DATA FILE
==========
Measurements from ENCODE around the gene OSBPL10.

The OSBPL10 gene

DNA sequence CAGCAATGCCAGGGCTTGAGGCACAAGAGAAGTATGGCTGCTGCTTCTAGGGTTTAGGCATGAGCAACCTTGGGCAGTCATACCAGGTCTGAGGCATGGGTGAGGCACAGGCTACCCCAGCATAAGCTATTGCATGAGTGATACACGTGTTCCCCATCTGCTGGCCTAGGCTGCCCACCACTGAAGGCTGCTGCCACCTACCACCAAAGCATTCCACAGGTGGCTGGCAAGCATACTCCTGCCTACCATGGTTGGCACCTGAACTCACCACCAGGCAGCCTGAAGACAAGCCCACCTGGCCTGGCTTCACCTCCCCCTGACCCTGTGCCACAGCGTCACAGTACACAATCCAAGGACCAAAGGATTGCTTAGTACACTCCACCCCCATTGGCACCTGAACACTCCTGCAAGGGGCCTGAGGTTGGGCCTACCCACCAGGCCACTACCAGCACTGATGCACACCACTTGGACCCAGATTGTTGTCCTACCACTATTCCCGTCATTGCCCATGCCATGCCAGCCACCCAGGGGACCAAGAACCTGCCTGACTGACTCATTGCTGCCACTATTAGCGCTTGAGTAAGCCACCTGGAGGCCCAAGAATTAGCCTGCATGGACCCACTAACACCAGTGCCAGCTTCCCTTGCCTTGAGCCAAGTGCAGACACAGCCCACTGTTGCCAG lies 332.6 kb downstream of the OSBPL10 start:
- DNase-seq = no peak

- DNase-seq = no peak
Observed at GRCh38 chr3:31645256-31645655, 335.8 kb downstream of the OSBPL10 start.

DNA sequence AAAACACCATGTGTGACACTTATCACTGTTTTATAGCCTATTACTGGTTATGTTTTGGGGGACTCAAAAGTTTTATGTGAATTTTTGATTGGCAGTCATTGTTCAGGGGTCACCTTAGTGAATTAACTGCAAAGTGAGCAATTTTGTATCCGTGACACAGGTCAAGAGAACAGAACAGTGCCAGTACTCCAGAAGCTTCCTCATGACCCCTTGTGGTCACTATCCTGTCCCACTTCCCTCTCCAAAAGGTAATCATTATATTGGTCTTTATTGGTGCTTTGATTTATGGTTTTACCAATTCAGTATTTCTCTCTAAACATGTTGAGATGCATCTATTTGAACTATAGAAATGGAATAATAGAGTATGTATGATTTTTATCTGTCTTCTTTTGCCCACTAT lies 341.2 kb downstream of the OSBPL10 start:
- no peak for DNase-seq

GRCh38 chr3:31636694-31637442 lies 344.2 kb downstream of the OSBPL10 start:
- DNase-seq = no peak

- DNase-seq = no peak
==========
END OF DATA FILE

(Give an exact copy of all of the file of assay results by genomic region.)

Measurements from ENCODE around the gene OSBPL10.

The OSBPL10 gene

DNA sequence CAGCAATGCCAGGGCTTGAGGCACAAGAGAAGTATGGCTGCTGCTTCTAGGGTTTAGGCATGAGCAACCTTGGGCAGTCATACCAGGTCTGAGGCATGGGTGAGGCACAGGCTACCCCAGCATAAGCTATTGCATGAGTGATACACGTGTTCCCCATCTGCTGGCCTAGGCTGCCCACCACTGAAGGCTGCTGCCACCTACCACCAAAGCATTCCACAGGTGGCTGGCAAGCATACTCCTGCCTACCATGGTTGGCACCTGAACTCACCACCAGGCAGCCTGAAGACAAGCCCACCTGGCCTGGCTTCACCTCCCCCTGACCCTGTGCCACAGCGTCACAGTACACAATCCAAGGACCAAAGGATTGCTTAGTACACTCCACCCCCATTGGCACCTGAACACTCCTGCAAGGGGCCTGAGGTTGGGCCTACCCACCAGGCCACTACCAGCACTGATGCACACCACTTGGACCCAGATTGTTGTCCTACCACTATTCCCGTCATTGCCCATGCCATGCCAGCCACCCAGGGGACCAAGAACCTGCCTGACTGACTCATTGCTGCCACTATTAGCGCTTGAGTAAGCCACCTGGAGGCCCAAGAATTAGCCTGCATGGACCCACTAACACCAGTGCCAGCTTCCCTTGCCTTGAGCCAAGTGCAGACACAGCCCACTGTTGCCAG lies 332.6 kb downstream of the OSBPL10 start:
- DNase-seq = no peak

- DNase-seq = no peak
Observed at GRCh38 chr3:31645256-31645655, 335.8 kb downstream of the OSBPL10 start.

DNA sequence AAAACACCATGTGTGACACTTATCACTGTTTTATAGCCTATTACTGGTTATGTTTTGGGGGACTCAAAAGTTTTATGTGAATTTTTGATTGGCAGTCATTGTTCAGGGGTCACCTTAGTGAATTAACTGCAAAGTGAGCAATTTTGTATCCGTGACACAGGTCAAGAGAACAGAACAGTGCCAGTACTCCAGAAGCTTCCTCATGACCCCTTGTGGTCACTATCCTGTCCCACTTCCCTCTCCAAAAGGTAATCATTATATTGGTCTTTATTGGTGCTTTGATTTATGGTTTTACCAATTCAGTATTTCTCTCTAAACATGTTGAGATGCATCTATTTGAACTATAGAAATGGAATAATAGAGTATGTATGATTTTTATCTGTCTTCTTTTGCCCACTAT lies 341.2 kb downstream of the OSBPL10 start:
- no peak for DNase-seq

GRCh38 chr3:31636694-31637442 lies 344.2 kb downstream of the OSBPL10 start:
- DNase-seq = no peak

- DNase-seq = no peak